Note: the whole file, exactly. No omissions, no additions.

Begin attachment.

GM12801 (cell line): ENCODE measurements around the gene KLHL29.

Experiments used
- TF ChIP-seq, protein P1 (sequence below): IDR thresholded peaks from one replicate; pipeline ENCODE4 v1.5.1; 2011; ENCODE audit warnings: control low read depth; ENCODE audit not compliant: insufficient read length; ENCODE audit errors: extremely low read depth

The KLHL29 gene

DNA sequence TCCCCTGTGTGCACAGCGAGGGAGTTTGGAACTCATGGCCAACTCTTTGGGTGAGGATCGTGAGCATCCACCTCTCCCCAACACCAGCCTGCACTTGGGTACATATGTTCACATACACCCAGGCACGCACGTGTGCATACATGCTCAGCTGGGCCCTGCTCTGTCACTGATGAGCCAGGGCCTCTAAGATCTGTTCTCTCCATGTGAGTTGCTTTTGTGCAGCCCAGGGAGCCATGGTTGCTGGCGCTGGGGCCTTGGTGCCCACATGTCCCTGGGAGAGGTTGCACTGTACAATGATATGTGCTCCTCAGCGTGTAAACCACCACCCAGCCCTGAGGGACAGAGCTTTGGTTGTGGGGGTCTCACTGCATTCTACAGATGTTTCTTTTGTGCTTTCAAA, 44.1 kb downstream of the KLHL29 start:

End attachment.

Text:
GM12801 (cell line): ENCODE measurements around the gene KLHL29.

Experiments used
- TF ChIP-seq, protein P1 (sequence below): IDR thresholded peaks from one replicate; pipeline ENCODE4 v1.5.1; 2011; ENCODE audit warnings: control low read depth; ENCODE audit not compliant: insufficient read length; ENCODE audit errors: extremely low read depth

The KLHL29 gene

DNA sequence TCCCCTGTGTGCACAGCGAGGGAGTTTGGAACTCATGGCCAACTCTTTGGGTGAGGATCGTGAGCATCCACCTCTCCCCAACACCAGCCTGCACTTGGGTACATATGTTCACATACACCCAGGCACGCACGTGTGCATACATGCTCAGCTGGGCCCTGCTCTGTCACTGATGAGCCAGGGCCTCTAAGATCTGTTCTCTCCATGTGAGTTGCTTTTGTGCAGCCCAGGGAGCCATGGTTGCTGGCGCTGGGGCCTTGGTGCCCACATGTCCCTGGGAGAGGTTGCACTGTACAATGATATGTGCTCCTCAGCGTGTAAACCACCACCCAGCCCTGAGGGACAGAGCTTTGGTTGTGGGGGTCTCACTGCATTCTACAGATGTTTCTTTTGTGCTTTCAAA, 44.1 kb downstream of the KLHL29 start: